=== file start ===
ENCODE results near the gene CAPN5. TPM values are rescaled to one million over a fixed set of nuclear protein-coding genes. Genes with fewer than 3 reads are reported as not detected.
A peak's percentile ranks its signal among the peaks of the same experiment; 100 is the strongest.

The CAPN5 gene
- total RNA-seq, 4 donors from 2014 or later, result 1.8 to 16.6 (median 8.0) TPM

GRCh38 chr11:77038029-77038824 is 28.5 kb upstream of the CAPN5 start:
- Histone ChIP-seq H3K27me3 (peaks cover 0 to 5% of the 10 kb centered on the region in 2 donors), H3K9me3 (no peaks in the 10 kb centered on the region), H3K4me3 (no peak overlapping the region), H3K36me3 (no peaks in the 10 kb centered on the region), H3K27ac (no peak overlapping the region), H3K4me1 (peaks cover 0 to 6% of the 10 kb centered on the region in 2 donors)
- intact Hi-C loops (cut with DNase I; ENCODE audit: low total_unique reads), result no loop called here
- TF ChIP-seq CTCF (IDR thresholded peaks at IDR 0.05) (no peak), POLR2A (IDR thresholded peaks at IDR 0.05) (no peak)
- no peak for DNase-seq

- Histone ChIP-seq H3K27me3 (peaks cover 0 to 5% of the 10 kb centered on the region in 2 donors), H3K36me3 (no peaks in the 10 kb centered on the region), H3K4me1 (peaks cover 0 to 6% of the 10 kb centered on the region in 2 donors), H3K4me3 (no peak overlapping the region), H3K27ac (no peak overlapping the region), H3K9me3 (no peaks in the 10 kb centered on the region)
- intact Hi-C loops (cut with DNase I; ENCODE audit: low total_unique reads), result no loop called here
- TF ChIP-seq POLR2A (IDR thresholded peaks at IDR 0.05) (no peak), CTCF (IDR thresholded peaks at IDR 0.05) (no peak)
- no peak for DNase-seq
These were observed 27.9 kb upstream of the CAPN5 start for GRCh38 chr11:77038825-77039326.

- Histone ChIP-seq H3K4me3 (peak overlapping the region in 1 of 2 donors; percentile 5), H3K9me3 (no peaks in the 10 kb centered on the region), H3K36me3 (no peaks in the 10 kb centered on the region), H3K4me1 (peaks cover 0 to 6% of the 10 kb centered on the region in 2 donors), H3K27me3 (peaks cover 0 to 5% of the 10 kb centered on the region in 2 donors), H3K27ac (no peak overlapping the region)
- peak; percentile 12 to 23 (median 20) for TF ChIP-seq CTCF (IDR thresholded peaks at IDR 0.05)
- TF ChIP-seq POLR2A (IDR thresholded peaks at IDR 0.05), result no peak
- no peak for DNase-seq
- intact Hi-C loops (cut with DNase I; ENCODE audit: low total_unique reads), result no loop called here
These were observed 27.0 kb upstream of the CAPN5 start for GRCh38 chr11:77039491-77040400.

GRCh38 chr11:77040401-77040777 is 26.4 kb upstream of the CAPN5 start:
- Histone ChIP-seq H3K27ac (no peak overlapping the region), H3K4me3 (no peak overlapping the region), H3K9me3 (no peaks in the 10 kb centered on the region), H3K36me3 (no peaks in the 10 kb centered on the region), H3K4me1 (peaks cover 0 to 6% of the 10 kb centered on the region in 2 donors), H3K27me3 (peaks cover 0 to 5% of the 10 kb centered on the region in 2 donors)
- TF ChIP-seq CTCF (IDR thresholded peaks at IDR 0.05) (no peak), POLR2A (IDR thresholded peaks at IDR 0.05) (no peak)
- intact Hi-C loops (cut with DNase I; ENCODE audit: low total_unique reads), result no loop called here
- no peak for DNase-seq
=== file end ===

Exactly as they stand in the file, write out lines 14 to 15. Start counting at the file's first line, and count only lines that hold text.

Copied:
These were observed 27.9 kb upstream of the CAPN5 start for GRCh38 chr11:77038825-77039326.

- Histone ChIP-seq H3K4me3 (peak overlapping the region in 1 of 2 donors; percentile 5), H3K9me3 (no peaks in the 10 kb centered on the region), H3K36me3 (no peaks in the 10 kb centered on the region), H3K4me1 (peaks cover 0 to 6% of the 10 kb centered on the region in 2 donors), H3K27me3 (peaks cover 0 to 5% of the 10 kb centered on the region in 2 donors), H3K27ac (no peak overlapping the region)